“One time, I found a hollow but realized I couldn’t hunt this hollow with a south wind, a west wind, an east wind or a straight north wind. The only wind I could hunt that hollow with was a northwest wind. Luckily, when the weather turned cold in Missouri, we’d often get northwest wind. What made a northwest wind so important to hunting in this hollow was that the wind would blow from the bedding area into a field. You’d seldom ever have deer downwind of you if you were hunting with a northwest wind. From this particular stand site, I almost could see all the deer that walked down that deep hollow.”

“The creek bed at the bottom of the hollow created a perfect funnel to bring every deer in the bedding area right by my tree stand.”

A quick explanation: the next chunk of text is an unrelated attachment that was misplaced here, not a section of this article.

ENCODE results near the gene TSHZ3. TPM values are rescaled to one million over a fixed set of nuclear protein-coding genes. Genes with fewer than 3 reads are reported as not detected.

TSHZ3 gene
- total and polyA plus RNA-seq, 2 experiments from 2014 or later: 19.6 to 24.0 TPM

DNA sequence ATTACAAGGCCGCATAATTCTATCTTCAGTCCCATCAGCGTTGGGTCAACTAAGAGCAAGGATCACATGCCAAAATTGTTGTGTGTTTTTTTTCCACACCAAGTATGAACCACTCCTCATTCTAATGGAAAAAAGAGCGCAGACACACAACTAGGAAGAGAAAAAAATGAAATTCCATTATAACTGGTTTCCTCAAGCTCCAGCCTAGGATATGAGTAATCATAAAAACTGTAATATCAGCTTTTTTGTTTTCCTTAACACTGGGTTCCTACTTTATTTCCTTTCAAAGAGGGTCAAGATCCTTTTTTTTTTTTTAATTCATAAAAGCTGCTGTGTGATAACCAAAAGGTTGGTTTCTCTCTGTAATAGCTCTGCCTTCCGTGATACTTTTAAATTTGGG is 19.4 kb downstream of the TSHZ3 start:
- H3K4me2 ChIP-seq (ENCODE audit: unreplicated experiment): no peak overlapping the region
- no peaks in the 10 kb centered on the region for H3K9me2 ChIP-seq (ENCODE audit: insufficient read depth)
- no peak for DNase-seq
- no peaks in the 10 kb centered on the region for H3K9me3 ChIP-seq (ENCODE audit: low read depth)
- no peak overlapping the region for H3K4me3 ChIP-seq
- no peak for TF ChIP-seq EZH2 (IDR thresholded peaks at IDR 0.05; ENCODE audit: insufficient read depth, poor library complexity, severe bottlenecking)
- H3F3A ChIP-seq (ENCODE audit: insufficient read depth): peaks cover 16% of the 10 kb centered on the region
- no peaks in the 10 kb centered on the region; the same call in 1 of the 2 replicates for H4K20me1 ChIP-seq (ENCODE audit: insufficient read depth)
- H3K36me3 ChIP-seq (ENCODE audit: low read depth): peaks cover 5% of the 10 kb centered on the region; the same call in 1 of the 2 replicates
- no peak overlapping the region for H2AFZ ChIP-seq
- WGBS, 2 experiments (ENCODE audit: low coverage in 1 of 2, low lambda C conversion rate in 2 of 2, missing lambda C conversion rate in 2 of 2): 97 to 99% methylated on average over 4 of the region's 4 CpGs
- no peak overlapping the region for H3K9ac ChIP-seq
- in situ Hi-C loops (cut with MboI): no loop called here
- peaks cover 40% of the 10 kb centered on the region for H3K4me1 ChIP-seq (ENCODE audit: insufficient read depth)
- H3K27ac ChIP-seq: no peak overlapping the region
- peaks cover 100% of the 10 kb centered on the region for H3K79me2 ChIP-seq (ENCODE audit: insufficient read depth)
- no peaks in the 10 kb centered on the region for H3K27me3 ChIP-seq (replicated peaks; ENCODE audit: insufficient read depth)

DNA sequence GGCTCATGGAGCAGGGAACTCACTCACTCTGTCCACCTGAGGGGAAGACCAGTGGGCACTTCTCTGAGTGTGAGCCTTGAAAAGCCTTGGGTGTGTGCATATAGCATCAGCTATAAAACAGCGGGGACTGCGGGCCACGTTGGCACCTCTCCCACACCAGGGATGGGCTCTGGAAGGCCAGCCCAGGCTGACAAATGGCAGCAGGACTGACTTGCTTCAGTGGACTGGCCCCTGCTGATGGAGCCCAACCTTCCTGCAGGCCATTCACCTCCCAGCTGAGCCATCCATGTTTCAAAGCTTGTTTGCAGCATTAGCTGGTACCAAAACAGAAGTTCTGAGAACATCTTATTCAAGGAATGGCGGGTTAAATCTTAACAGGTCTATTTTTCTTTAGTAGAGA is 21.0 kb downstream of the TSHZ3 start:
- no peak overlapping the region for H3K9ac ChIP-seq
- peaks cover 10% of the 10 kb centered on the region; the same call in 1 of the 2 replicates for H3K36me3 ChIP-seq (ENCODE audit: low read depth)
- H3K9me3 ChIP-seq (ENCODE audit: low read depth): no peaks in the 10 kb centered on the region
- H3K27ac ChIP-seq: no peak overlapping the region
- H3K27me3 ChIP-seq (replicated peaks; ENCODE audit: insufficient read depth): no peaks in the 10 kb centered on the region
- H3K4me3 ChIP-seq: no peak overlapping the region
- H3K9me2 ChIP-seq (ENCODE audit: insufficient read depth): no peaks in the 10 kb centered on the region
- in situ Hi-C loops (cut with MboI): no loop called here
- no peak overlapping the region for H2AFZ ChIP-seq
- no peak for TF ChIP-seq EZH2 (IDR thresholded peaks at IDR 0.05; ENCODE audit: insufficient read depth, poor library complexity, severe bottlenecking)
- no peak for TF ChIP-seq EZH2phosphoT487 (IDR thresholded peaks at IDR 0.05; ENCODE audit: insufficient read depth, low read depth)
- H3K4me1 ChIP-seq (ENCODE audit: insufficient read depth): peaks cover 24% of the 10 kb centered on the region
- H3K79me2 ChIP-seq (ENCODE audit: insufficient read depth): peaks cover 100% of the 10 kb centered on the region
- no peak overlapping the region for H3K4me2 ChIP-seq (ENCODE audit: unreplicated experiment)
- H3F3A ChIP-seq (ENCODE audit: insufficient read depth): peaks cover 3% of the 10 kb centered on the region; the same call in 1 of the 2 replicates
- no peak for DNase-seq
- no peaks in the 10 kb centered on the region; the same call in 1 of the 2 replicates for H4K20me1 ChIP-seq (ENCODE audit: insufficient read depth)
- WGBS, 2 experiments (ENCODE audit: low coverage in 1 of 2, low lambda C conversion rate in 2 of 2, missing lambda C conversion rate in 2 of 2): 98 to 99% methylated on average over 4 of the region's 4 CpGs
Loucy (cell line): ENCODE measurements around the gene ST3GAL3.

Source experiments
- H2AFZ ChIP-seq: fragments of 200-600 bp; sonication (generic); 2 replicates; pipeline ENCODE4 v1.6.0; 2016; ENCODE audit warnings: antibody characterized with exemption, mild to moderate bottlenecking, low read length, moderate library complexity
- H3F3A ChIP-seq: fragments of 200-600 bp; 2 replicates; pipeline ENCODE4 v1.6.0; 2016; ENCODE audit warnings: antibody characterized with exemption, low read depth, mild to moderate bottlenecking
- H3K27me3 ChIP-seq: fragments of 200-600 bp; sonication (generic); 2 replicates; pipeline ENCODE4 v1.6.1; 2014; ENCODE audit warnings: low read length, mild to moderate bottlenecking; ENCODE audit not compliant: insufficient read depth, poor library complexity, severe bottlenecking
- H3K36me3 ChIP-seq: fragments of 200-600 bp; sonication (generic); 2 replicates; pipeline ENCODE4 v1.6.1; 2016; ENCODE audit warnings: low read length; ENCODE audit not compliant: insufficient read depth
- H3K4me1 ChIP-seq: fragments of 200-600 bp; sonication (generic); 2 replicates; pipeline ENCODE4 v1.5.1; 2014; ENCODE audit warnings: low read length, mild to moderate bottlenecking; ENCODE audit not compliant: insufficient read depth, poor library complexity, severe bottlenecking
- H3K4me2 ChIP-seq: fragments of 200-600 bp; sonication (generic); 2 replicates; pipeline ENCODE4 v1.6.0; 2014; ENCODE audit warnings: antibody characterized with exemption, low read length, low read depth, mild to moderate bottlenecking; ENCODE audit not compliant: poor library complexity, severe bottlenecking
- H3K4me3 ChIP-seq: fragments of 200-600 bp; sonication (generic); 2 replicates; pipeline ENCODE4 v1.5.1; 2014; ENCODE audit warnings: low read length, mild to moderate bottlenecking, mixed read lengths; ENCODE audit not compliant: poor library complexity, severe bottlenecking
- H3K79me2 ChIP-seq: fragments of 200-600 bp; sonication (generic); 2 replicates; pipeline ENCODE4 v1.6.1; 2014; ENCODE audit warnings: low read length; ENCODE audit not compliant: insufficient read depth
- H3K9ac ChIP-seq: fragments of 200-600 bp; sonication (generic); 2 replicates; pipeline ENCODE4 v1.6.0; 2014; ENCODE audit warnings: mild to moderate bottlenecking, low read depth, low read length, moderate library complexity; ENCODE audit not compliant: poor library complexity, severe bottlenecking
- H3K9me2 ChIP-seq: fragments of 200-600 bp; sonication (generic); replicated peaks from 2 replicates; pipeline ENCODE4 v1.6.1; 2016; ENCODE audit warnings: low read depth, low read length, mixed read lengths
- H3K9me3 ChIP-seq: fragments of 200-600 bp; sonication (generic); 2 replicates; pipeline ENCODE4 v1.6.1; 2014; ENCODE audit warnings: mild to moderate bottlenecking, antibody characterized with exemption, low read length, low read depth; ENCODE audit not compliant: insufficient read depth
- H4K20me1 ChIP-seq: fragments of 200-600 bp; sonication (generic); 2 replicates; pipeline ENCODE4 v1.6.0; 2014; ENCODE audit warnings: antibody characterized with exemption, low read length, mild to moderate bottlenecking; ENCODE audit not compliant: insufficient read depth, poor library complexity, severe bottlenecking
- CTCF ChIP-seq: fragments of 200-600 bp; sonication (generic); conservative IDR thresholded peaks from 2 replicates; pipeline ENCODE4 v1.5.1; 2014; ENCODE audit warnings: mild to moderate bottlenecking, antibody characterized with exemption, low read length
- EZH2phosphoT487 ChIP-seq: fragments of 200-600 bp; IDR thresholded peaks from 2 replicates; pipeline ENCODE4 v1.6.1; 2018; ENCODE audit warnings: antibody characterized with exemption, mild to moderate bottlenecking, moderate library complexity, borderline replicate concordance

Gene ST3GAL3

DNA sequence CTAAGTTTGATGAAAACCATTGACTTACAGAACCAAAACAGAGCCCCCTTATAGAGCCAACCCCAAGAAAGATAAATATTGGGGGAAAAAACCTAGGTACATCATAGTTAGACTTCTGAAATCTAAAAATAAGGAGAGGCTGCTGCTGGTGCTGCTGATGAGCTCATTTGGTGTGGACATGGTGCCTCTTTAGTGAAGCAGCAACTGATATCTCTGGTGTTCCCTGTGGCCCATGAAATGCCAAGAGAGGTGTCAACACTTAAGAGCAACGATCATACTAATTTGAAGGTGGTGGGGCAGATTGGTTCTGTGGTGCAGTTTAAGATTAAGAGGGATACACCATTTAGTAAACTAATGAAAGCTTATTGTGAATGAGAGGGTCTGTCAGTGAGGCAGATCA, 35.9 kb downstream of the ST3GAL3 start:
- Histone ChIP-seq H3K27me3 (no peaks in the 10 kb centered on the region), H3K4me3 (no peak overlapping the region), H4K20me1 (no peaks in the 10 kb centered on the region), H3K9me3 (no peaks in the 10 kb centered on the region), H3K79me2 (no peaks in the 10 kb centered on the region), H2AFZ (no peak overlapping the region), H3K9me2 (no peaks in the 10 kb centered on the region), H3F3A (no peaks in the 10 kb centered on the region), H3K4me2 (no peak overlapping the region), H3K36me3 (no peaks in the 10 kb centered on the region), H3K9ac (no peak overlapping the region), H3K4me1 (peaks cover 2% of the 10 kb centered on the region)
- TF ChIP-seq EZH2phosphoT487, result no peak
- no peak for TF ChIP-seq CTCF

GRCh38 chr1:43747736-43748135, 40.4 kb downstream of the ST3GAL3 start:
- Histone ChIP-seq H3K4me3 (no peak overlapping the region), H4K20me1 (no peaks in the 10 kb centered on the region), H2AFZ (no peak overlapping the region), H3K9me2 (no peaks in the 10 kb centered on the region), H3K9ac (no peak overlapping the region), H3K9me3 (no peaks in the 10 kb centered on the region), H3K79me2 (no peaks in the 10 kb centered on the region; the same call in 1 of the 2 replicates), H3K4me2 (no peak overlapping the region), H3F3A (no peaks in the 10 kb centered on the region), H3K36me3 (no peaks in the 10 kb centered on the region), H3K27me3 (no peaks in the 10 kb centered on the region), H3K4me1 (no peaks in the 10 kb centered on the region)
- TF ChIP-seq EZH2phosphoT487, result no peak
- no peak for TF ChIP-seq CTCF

“One year, this region had a northwest wind and an unusually cold front with 25-mile-per-hour winds. When I saw that all the conditions were right that day, I decided to go down to the stand that we’d named the Dry Creek Funnel late in the afternoon to catch the deer coming from the bedding area and going to the field. At 4:15 pm, I spotted this huge buck, a massive 12-pointer with 20-inch-wide main beams, scoring 160 points on Pope & Young. The buck came toward the stand walking very slowly. When he was 12-yards from the tree, I took a shot at this really-nice buck.

“This stand is one of my all-time favorites because my brother Terry and I have taken three bucks, each scoring 125 points or better on the Pope & Young, from this stand. A deer in this hollow will walk under this stand on the way to the field to feed in the agricultural field at the base of the hollow. If you only hunt that stand in the afternoons with a northwest wind, you generally can see every bed in that hollow. The hollow has produced some very-nice bucks for us.”